Legislation has bipartisan support, but critic says it’s throwing money at a problem with no guarantee it will help.
A Senate committee has advanced a bipartisan plan to improve primary care as one way to repair a “broken” American health care system.
The U.S. Senate Committee on Health, Education, Labor & Pensions (HELP) advanced the Bipartisan Primary Care and Health Workforce Act. The legislation, approved 14-7, would add to the primary care workforce and improve patient outcomes by investing in health and addressing illness instead of paying more to cure it later.
“Everyone in America understands that our health care system is broken and getting worse,” bill cosponsor Sen. Bernie Sanders (I-Vermont) said in a statement. Sanders and Sen. Roger “Doc” Marshall, MD (R-Kansas), are leading the charge to pass the legislation.
“Despite spending twice as much per capita as any other nation, millions of Americans are unable to access the primary care and dental care they desperately need and we have a massive shortage of doctors, nurses, dentists and mental health professionals,” Sanders said. “With today’s passage of bipartisan legislation in the Senate HELP Committee, we are beginning to address that crisis. I’m pleased this legislation passed with a strong bipartisan 14-7 vote.”
Sanders opened the hearing with a statement summarizing what primary care physicians already know well. Recounting physician shortages and shrinking federal support for primary care, health care is costly, Americans can’t find family doctors, and life expectancy is declining.
“In other words, we have a major, major crisis in primary healthcare which is getting worse every day,” Sanders said.
Lawmakers can agree with the diagnosis of a primary care crisis in America, but may disagree with the prescription, said Sen. Bill Cassidy, MD (R-Louisiana).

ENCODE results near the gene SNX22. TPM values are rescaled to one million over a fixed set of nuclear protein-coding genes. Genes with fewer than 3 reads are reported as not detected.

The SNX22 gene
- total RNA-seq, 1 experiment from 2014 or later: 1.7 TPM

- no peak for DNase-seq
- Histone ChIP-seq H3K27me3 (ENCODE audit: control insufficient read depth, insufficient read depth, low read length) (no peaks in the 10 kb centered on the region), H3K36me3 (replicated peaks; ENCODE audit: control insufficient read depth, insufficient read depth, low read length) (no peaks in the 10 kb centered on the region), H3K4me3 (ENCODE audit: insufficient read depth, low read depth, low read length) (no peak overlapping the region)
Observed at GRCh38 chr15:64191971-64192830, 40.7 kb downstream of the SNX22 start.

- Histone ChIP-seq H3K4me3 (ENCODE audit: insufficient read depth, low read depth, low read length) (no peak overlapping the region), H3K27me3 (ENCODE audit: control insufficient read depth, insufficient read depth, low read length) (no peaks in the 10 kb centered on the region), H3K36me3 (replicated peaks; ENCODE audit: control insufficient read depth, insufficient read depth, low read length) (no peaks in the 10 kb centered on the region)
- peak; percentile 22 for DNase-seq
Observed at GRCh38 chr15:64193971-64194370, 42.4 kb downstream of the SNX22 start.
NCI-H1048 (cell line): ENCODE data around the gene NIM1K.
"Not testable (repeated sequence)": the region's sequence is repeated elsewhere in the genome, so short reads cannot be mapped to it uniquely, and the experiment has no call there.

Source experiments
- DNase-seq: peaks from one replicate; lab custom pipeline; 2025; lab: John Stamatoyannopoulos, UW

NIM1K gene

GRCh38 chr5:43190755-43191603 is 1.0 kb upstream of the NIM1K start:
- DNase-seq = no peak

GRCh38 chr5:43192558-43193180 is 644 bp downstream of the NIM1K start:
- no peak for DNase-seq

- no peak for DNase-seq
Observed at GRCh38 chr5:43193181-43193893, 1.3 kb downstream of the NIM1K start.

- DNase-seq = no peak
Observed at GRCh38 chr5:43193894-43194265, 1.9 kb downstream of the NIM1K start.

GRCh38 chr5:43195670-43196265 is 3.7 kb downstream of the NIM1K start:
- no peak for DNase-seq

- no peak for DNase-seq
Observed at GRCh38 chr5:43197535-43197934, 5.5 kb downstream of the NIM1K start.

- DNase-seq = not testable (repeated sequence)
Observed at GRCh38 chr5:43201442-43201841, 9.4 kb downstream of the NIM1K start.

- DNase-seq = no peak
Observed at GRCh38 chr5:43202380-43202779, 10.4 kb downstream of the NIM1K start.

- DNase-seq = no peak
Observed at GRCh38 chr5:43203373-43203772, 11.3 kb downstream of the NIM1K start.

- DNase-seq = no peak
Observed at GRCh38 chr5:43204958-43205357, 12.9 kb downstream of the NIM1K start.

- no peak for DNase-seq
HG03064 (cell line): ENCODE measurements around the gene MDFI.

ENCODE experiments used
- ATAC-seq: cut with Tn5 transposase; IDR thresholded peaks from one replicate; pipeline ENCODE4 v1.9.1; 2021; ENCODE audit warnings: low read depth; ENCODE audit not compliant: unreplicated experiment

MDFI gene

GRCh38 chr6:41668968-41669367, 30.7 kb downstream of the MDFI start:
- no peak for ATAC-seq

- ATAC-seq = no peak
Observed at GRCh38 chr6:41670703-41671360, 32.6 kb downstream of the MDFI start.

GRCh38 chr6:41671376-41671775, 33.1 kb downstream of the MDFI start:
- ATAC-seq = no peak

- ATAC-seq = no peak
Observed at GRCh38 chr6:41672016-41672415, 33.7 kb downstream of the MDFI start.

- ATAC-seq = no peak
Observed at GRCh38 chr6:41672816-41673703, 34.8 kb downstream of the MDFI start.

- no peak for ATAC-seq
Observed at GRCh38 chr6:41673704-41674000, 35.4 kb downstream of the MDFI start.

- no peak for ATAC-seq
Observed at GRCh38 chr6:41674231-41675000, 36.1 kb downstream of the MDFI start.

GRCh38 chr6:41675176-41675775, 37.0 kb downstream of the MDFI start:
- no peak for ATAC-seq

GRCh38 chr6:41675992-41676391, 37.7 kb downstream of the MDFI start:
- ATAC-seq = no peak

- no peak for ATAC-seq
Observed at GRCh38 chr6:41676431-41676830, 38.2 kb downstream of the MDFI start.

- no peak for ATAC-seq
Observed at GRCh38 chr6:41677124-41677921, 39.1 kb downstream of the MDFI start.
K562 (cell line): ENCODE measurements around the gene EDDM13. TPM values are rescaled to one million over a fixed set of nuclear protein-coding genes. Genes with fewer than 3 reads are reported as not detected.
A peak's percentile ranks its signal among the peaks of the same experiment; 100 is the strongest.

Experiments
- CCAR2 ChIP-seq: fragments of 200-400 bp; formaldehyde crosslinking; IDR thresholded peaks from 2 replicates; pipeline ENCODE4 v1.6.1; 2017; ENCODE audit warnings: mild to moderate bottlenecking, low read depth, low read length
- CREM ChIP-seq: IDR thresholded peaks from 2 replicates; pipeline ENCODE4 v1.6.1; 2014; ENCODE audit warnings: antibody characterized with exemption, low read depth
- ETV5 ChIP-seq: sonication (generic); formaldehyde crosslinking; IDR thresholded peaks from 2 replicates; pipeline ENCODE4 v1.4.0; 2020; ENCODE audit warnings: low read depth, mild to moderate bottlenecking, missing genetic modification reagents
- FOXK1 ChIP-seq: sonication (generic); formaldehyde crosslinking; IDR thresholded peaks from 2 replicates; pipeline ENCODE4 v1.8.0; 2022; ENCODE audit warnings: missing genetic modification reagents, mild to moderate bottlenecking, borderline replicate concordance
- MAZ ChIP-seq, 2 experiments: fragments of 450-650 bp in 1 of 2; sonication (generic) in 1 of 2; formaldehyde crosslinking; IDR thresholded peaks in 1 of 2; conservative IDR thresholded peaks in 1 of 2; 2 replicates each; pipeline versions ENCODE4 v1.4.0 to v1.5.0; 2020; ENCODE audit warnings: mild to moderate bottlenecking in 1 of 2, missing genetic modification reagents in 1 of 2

Cassidy talked about Republican support for community health centers and said he was open to a funding increase for them, proposing several alternatives while a program funding deadline is approaching. He mentioned his earlier bill that would provide two years of increased money for community health centers, and bipartisan support for that bill by the HELP Committee.
Sanders and Marshall’s legislation is not close to being paid for, with no evidence about how many new primary care physicians, other providers, and access points the money would support.
“I feel like we’re doing what is so typical in Washington, D.C.,” Cassidy said. “We don’t think through a problem, we throw money at it, and then we feel good because we’ve thrown money at it. And we put the press release out there and we speak about it on the campaign trail. But we actually don’t know that it’s going to help. Indeed, frontline stakeholders say it’s going to hurt.”
Marshall claimed the bill would address a national nursing shortage within three years. He countered that he wanted to see the bill paid for in a responsible manner.
Regardless of the “financial voodoo” that takes place, the bill would save American taxpayers money, possibly billions of dollars, by investing in primary care that would prevent greater health care expenses later on, Marshall said.
He noted the bill is not perfect, but the HELP committee was to make a good bill better. More Americans also are relying on Medicare and investing in primary care will help make Medicare viable in the future, Marshall said.
“At the end of the day, this is doing the right thing,” Marshall said.
It appeared there is concern about the effects within the health care sector.
Some of the funding for the bill would be $980 million from the Prevention and Public Health Fund, created by the federal Affordable Care Act.
Cutting almost $1 billion from that fund will mean less for programs dealing with immunization, tobacco prevention, Alzheimer’s disease, heart disease, diabetes, lead poisoning in children, and more, said Sen. Tammy Baldwin (D-Wisconsin), who spoke in the Sept. 21 hearing.
“The overarching bill is critical and we should seek other funds to make it happen,” Baldwin said.
Politico reported that critics say that provision “will harm core public health programs, demonstrates a lack of learning from the COVID-19 pandemic and could hamper the funding of public health efforts in the future.”
“It trades off health promotion and disease prevention for acute and chronic clinical care,” American Public Health Association Executive Director Georges Benjamin told Politico.